• Immunoregulation;
  • allogeneic signal;
  • human reproduction;
  • seminal plasma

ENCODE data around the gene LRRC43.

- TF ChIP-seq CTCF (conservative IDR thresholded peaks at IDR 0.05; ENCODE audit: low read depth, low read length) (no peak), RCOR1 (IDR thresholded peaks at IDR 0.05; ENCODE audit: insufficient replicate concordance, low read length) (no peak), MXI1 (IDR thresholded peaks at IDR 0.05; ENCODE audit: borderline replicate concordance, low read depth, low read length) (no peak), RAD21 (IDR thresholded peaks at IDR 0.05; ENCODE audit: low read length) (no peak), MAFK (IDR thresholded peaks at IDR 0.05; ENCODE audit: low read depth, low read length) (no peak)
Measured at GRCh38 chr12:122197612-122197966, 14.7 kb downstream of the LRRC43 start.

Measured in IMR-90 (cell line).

ABSTRACT: Insemination confronts the female with paternally derived alloantigens and represents an immunological challenge preceding fertilization and implantation. Current evidence suggests a role for seminal plasma in regulating maternal immunity for insemination and pregnancy. In vitro seminal plasma has been shown to suppress T- and B-cell proliferation, neutrophil and macrophage phagocytic activity, as well as killer cell activity. Seminal plasma interacts with complement components C1 and C3 and contains factors that specifically bind the Fc region of IgG. These in vitro findings suggest possible seminal plasma-suppressive effects on female alloimmune responses after insemination. Seminal plasma also contains allotypic TLX antigens that could prime mothers prior to fertilization. Such priming effects for pregnancy acceptance are supported by improved implantation rates in controlled clinical trials using timed vaginal exposure to semen during in vitro fertilization or gamete intrafallopian transfer treatment cycles.